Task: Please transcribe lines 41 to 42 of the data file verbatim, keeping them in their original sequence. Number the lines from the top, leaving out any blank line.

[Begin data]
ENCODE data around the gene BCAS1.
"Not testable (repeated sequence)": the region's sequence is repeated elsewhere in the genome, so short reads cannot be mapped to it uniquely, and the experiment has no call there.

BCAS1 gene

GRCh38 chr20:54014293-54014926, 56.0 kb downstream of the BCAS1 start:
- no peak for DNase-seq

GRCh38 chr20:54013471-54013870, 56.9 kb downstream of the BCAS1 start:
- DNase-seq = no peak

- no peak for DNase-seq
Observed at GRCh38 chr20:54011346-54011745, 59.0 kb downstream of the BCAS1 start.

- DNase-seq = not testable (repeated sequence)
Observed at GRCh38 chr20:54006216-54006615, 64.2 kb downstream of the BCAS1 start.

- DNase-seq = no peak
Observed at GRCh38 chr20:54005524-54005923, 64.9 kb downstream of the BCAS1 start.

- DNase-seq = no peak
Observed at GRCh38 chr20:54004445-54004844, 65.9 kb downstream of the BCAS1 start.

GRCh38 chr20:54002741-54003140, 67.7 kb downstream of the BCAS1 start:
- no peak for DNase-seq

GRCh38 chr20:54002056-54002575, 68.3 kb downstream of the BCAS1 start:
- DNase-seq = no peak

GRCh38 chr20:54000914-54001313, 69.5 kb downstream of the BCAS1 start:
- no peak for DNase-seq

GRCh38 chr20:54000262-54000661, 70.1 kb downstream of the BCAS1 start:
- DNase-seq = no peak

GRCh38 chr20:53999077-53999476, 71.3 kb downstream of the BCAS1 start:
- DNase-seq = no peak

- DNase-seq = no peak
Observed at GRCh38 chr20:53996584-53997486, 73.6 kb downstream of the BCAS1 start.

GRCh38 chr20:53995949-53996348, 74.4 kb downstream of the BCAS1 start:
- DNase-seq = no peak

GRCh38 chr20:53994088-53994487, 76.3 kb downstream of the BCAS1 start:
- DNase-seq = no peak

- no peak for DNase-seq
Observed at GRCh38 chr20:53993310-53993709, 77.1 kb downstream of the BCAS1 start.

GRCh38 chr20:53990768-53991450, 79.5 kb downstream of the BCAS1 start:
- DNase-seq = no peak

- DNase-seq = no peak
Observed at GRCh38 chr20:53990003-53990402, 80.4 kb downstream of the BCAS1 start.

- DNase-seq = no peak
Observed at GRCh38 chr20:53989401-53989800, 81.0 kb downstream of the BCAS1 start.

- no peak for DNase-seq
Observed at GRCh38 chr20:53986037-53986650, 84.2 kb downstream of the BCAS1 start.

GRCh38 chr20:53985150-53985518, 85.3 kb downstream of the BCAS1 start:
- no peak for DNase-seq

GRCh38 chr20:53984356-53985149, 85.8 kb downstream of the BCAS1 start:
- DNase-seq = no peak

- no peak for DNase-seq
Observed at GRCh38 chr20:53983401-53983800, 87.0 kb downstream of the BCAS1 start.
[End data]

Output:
Observed at GRCh38 chr20:53986037-53986650, 84.2 kb downstream of the BCAS1 start.

GRCh38 chr20:53985150-53985518, 85.3 kb downstream of the BCAS1 start: